Architect Josh Safdie presents the report to the Select Board.
WILLIAMSTOWN, Mass. -- The town has to devote some time and money to making sure municipal services are compliant with the Americans with Disabilities Act.
The Select Board this week heard the results of a self-evaluation that the town conducted with help from Kessler McGuinness & Associates, a Newton architecture firm.
"The expectation of the outcome is not that all of the town's facilities will be 100 percent barrier-free or accessible," explained Josh Safdie, a principal at KMA. "The obligation is to make sure all your programs and services are accessible … to make sure no one is discriminated against to receive a service or participate in a program because of their disability."
A good example is the town's hiking trails, which may not have adequate handicapped-accessible parking spaces marked but may not, as a practical matter, need them.
"Although the strict reading of the code would say you should provide accessible parking there, it has limited value," Safdie said.
"From a program accessibility standpoint, if there was a place people could go and experience something of an equivalent experience in terms of being out in nature, that would be great as a long-term goal."
Town Manager Jason Hoch told the board that he was unable to find a similar self-assessment and complementary transition plan in the town's records, and he is surprised how many towns do not have one considering the ADA dates back to 1991.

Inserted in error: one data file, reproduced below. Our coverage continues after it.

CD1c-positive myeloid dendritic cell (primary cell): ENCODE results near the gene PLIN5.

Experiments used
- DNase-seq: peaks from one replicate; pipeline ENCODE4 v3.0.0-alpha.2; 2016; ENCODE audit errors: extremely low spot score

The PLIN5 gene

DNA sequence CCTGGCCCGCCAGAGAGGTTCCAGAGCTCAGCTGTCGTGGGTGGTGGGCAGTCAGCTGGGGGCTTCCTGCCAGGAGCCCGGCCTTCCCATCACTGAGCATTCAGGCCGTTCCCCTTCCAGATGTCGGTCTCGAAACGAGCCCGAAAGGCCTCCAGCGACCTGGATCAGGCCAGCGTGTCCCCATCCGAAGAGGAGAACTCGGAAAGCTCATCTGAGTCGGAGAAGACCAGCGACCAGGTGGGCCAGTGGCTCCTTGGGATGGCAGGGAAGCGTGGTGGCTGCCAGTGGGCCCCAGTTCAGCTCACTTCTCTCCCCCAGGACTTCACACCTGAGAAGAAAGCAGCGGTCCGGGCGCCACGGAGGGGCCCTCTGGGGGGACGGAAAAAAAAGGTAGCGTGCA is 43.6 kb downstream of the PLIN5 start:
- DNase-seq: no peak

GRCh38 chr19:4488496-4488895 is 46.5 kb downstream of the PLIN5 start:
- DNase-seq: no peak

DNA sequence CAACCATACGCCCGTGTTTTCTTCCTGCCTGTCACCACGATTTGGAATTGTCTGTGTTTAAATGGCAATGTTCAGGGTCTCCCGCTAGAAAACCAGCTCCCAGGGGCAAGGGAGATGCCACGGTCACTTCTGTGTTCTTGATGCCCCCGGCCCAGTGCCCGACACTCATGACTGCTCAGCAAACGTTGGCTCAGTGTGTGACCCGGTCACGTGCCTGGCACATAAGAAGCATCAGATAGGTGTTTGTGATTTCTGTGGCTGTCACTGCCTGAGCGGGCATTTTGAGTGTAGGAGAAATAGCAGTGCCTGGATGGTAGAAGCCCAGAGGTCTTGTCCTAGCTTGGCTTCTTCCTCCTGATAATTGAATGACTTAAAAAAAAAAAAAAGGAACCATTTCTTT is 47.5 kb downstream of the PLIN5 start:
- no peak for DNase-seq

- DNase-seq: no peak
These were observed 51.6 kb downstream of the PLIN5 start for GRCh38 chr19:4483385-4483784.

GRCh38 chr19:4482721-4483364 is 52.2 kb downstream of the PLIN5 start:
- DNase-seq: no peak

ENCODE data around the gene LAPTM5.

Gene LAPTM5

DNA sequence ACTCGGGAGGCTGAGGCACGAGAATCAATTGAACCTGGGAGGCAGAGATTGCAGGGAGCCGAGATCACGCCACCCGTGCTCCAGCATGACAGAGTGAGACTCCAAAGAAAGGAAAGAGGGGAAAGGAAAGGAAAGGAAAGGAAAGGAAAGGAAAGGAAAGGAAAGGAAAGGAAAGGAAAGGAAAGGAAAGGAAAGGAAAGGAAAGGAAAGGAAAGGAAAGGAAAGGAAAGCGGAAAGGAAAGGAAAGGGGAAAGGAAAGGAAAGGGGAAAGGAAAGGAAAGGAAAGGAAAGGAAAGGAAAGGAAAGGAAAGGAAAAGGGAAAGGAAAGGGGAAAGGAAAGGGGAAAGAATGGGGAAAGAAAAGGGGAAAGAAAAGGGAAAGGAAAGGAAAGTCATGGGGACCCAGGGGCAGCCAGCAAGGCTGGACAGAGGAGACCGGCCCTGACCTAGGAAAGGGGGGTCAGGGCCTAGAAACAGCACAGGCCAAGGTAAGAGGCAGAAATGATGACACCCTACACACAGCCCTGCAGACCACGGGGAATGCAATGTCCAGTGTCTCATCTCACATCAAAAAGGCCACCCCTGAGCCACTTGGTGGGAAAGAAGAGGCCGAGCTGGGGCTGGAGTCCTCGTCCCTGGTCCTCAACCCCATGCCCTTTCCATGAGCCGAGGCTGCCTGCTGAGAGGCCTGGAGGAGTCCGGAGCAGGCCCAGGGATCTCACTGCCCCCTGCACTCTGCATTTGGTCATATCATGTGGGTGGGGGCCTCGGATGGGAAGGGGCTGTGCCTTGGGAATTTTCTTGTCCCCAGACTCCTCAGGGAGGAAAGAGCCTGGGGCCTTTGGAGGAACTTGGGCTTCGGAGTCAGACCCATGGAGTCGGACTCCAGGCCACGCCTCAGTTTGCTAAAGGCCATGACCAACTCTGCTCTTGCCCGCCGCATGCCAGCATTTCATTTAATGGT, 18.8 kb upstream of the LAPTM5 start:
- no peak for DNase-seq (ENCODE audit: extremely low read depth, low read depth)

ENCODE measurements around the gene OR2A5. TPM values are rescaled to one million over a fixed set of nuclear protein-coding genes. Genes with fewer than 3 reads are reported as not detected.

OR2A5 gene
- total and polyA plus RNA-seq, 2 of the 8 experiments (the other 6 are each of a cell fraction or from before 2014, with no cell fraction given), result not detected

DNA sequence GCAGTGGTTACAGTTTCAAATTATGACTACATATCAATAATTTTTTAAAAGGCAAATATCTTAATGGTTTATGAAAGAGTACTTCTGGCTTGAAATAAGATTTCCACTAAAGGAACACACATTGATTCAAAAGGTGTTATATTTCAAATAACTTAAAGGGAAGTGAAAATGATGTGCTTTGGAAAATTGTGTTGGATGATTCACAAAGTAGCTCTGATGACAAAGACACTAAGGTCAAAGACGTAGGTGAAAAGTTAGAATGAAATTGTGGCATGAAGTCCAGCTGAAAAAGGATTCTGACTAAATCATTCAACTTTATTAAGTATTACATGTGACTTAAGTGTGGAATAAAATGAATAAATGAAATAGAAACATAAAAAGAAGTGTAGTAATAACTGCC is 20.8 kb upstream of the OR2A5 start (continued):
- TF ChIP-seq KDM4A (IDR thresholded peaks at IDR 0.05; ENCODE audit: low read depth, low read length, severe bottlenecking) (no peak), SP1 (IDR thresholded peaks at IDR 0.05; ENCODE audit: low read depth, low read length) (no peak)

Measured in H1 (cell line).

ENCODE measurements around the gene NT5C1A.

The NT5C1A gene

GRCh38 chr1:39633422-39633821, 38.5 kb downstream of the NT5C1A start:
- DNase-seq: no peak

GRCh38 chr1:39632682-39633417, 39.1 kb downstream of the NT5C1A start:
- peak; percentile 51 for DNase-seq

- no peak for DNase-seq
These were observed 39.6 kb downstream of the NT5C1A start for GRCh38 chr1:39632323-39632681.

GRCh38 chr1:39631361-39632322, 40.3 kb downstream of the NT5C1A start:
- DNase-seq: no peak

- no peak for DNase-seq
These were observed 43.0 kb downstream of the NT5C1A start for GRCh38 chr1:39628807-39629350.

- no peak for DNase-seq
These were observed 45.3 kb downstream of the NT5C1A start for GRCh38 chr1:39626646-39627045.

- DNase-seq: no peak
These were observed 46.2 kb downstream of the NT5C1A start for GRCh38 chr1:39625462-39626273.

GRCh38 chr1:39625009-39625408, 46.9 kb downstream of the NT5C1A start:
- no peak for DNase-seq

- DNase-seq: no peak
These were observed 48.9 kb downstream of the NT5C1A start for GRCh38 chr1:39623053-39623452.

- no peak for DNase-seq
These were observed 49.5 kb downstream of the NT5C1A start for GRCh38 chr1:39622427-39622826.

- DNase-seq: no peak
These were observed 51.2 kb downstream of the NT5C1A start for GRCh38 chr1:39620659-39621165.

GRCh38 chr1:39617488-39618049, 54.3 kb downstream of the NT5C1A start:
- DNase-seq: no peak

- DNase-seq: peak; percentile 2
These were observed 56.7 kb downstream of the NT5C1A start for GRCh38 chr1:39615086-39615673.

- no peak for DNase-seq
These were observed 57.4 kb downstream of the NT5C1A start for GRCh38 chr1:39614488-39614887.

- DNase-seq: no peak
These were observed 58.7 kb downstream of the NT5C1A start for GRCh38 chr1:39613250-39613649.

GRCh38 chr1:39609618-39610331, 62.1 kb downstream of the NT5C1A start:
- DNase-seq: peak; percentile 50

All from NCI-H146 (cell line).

Some of the findings in the self-assessment are relatively easy to address, Hoch said.
"A lot of the policy pieces, it's a matter of codifying and documenting things," he said. "We serve people in a variety of ways, but there's no document you can point to. … It's a matter of making sure everyone's thought through what those accommodations are and what the resources we have available are."
Other items on the town's punch list are infrastructure, including repairs to a ramp at the back of town hall, a re-graded ramp at the front of the building, additional handicapped accessible spots at the North Street site and the renovation of bathrooms to make them accessible.
"KMA recommends establishing a long-term capital improvement plan to undertake architectural barrier removal at municipal facilities in a prioritized sequence," the self-assessment report reads, in part. "KMA also recommends establishing accessible design management protocols to ensure full compliance in all new construction and alterations."
Safdie said that ADA compliance issues are not uncommon, even in municipal buildings. And just because the town has identified its areas of noncompliance, it is under no more -- and no less -- obligation to address them.
"I've been an architect for 20 years, and I've never audited a fully compliant building in the state," Safdie said.
"Eventually, this plan becomes yours, and it's up to the town to see it through. It's important to understand that you have no greater obligation now that you have a completed draft plan. … It's a standing obligation that has been on the books since 1990. We're just helping the town focus. There will be no regulatory body knocking on your door."
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